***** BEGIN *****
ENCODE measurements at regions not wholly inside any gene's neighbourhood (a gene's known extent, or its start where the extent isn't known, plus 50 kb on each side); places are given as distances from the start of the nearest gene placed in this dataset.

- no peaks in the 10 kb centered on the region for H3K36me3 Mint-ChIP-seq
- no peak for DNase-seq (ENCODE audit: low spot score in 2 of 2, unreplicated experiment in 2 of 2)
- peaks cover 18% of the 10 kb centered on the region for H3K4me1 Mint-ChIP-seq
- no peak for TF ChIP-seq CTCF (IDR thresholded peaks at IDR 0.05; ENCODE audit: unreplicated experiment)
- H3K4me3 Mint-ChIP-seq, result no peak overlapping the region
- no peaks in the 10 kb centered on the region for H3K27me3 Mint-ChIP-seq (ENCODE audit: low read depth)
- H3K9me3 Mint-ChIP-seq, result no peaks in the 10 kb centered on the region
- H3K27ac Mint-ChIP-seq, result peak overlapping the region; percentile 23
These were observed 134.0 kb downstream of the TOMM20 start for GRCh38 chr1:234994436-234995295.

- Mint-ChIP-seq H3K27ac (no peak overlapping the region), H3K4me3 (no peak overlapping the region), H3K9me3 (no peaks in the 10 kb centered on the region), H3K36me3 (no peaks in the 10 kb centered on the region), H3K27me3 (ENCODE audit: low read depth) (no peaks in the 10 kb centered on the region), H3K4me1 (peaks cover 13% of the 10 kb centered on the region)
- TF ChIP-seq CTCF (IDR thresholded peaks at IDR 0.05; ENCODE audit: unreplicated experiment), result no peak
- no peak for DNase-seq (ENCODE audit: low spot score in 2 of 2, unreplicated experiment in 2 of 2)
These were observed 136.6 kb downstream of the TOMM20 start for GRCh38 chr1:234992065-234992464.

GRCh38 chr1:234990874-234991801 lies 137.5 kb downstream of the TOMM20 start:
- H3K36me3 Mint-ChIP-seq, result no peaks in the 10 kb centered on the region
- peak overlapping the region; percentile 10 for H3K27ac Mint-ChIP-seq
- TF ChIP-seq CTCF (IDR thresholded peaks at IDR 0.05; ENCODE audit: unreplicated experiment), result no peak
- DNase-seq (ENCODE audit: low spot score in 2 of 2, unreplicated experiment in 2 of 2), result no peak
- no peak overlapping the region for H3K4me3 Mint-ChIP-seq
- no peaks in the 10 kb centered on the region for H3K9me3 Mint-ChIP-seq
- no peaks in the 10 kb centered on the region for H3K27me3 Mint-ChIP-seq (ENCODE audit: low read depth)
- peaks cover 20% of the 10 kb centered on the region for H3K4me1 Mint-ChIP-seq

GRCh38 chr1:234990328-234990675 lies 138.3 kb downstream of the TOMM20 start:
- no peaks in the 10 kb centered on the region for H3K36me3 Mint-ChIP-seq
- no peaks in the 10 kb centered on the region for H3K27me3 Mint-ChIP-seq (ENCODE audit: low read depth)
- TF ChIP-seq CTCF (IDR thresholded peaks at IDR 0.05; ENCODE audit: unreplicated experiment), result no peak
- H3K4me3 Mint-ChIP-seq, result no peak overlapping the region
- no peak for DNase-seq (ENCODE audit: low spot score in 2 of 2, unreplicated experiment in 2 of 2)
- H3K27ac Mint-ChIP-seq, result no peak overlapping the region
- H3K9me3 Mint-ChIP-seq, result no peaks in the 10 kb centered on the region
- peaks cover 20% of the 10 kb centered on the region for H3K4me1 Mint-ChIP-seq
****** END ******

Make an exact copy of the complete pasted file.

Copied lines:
ENCODE measurements at regions not wholly inside any gene's neighbourhood (a gene's known extent, or its start where the extent isn't known, plus 50 kb on each side); places are given as distances from the start of the nearest gene placed in this dataset.

- no peaks in the 10 kb centered on the region for H3K36me3 Mint-ChIP-seq
- no peak for DNase-seq (ENCODE audit: low spot score in 2 of 2, unreplicated experiment in 2 of 2)
- peaks cover 18% of the 10 kb centered on the region for H3K4me1 Mint-ChIP-seq
- no peak for TF ChIP-seq CTCF (IDR thresholded peaks at IDR 0.05; ENCODE audit: unreplicated experiment)
- H3K4me3 Mint-ChIP-seq, result no peak overlapping the region
- no peaks in the 10 kb centered on the region for H3K27me3 Mint-ChIP-seq (ENCODE audit: low read depth)
- H3K9me3 Mint-ChIP-seq, result no peaks in the 10 kb centered on the region
- H3K27ac Mint-ChIP-seq, result peak overlapping the region; percentile 23
These were observed 134.0 kb downstream of the TOMM20 start for GRCh38 chr1:234994436-234995295.

- Mint-ChIP-seq H3K27ac (no peak overlapping the region), H3K4me3 (no peak overlapping the region), H3K9me3 (no peaks in the 10 kb centered on the region), H3K36me3 (no peaks in the 10 kb centered on the region), H3K27me3 (ENCODE audit: low read depth) (no peaks in the 10 kb centered on the region), H3K4me1 (peaks cover 13% of the 10 kb centered on the region)
- TF ChIP-seq CTCF (IDR thresholded peaks at IDR 0.05; ENCODE audit: unreplicated experiment), result no peak
- no peak for DNase-seq (ENCODE audit: low spot score in 2 of 2, unreplicated experiment in 2 of 2)
These were observed 136.6 kb downstream of the TOMM20 start for GRCh38 chr1:234992065-234992464.

GRCh38 chr1:234990874-234991801 lies 137.5 kb downstream of the TOMM20 start:
- H3K36me3 Mint-ChIP-seq, result no peaks in the 10 kb centered on the region
- peak overlapping the region; percentile 10 for H3K27ac Mint-ChIP-seq
- TF ChIP-seq CTCF (IDR thresholded peaks at IDR 0.05; ENCODE audit: unreplicated experiment), result no peak
- DNase-seq (ENCODE audit: low spot score in 2 of 2, unreplicated experiment in 2 of 2), result no peak
- no peak overlapping the region for H3K4me3 Mint-ChIP-seq
- no peaks in the 10 kb centered on the region for H3K9me3 Mint-ChIP-seq
- no peaks in the 10 kb centered on the region for H3K27me3 Mint-ChIP-seq (ENCODE audit: low read depth)
- peaks cover 20% of the 10 kb centered on the region for H3K4me1 Mint-ChIP-seq

GRCh38 chr1:234990328-234990675 lies 138.3 kb downstream of the TOMM20 start:
- no peaks in the 10 kb centered on the region for H3K36me3 Mint-ChIP-seq
- no peaks in the 10 kb centered on the region for H3K27me3 Mint-ChIP-seq (ENCODE audit: low read depth)
- TF ChIP-seq CTCF (IDR thresholded peaks at IDR 0.05; ENCODE audit: unreplicated experiment), result no peak
- H3K4me3 Mint-ChIP-seq, result no peak overlapping the region
- no peak for DNase-seq (ENCODE audit: low spot score in 2 of 2, unreplicated experiment in 2 of 2)
- H3K27ac Mint-ChIP-seq, result no peak overlapping the region
- H3K9me3 Mint-ChIP-seq, result no peaks in the 10 kb centered on the region
- peaks cover 20% of the 10 kb centered on the region for H3K4me1 Mint-ChIP-seq